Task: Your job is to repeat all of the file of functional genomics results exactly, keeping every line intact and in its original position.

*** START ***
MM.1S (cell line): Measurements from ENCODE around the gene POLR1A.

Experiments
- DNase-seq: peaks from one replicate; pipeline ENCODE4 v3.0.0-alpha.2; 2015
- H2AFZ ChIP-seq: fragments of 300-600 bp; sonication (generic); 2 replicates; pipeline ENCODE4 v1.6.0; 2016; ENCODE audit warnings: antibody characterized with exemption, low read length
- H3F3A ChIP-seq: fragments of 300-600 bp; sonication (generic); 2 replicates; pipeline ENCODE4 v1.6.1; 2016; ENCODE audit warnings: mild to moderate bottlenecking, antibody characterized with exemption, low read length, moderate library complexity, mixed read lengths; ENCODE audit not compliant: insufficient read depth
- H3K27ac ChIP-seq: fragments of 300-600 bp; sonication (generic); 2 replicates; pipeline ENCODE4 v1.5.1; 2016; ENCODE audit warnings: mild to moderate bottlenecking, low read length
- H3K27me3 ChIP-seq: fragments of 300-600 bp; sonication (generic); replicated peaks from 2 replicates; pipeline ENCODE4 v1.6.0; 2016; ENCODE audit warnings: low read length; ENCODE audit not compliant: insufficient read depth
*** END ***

MM.1S (cell line): Measurements from ENCODE around the gene POLR1A.

Experiments
- DNase-seq: peaks from one replicate; pipeline ENCODE4 v3.0.0-alpha.2; 2015
- H2AFZ ChIP-seq: fragments of 300-600 bp; sonication (generic); 2 replicates; pipeline ENCODE4 v1.6.0; 2016; ENCODE audit warnings: antibody characterized with exemption, low read length
- H3F3A ChIP-seq: fragments of 300-600 bp; sonication (generic); 2 replicates; pipeline ENCODE4 v1.6.1; 2016; ENCODE audit warnings: mild to moderate bottlenecking, antibody characterized with exemption, low read length, moderate library complexity, mixed read lengths; ENCODE audit not compliant: insufficient read depth
- H3K27ac ChIP-seq: fragments of 300-600 bp; sonication (generic); 2 replicates; pipeline ENCODE4 v1.5.1; 2016; ENCODE audit warnings: mild to moderate bottlenecking, low read length
- H3K27me3 ChIP-seq: fragments of 300-600 bp; sonication (generic); replicated peaks from 2 replicates; pipeline ENCODE4 v1.6.0; 2016; ENCODE audit warnings: low read length; ENCODE audit not compliant: insufficient read depth